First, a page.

Press Release – Dunedin City Council
Tell Us Your Views on Waste…
Dunedin (Friday, 28 June 2013) – The public has a chance to comment on how Dunedin should deal with its waste in the future, with the release of a proposed strategic document.
Public submissions on the Proposed Waste Management and Minimisation Plan open on Monday and close at 4pm on 29 July.
DCC Waste Strategy Officer Catherine Irvine says the proposed Plan took direction and guidance not only from legislation, but from stakeholders, through focus groups, and from elected members via an appointed steering group.
“These contributions have come together to provide a holistic perspective of waste management and minimisation for the city. The aim is to continue to build these and other working relationships so the Plan can be owned by the community it serves.”
Things have changed since the DCC last prepared a strategic document about waste management and minimisation, including the introduction of new services and facilities and, most significantly, the change in focus at a national level.
In 2008, the Waste Minimisation Act was introduced, followed by a complete overhaul of the New Zealand Waste Strategy in 2010. The new legislation requires all territorial authorities to conduct a waste assessment in their districts and to review their operative waste management and minimisation plans.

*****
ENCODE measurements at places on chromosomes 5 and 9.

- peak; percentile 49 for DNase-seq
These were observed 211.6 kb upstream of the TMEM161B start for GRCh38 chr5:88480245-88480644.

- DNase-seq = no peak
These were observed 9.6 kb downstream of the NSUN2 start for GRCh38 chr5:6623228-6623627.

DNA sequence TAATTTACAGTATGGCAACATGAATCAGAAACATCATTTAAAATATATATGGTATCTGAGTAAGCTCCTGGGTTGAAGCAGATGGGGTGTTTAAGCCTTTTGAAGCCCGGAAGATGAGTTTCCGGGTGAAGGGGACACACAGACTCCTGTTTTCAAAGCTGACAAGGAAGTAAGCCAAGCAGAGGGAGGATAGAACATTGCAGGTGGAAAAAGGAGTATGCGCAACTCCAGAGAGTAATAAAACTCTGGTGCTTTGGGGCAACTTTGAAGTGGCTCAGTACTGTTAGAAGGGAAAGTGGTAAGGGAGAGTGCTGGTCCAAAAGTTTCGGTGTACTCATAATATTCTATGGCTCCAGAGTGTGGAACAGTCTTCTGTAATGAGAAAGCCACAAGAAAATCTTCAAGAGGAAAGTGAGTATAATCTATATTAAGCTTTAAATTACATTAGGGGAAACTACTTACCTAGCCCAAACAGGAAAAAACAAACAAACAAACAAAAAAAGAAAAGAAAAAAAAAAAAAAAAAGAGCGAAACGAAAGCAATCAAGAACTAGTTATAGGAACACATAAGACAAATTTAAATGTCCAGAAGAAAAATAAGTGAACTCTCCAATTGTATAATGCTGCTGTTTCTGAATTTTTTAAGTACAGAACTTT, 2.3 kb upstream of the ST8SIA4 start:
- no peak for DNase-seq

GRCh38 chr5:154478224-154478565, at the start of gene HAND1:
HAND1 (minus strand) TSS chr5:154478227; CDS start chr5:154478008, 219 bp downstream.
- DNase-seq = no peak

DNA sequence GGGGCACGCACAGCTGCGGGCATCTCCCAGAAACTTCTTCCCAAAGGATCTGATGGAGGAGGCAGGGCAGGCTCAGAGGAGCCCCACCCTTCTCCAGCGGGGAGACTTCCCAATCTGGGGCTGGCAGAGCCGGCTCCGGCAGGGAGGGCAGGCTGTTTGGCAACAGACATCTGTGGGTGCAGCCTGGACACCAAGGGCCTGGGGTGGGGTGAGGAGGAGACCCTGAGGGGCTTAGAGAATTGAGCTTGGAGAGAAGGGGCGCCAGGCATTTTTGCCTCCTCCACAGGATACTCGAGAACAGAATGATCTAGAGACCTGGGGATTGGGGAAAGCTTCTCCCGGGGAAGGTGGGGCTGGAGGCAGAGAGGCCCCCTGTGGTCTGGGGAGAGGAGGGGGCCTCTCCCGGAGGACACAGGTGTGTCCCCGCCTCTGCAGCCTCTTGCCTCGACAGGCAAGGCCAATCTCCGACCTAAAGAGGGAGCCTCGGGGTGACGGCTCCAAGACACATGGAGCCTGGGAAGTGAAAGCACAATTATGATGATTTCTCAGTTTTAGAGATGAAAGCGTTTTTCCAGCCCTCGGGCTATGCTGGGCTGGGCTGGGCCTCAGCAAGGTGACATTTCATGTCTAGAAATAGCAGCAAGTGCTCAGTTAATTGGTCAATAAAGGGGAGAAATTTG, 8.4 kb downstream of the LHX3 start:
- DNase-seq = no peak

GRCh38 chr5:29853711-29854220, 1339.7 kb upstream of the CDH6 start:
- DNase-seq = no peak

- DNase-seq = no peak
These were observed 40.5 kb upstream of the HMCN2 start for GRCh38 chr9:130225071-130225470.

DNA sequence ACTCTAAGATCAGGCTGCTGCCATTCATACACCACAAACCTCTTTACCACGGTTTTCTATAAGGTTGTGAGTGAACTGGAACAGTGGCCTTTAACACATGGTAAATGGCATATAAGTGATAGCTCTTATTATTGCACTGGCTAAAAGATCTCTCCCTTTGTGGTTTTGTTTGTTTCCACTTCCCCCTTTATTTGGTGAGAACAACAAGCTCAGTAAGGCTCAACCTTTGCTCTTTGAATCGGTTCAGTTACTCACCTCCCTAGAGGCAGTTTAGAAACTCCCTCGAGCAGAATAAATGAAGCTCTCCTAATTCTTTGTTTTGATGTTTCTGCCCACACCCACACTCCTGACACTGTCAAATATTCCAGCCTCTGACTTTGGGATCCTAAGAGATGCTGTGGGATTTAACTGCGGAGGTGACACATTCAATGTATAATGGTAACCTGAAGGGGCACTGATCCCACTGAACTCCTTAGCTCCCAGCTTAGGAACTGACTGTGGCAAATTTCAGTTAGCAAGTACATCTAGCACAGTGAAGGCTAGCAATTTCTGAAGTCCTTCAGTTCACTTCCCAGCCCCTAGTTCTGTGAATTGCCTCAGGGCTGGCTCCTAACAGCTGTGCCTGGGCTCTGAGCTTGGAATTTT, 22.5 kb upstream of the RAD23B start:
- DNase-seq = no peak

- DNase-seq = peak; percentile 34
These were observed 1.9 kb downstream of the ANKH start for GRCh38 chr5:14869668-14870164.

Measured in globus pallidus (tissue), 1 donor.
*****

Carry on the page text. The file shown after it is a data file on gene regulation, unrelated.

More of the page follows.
Following a review of progress, the DCC clarified its position and established the direction it wished to take in this area and the proposed Plan is now available for public feedback.
Ms Irvine says the Plan capitalises on what the DCC already knows and does well, but it also identifies and addresses areas where improvements can be made. It also casts the net wider than just the DCC’s facilities and services, taking an overarching view of the city and encouraging engagement and participation from everyone.
The proposed Plan presents an opportunity to consider how the DCC, waste and recycling operators, businesses and individuals can work together so Dunedin can have a zero waste future.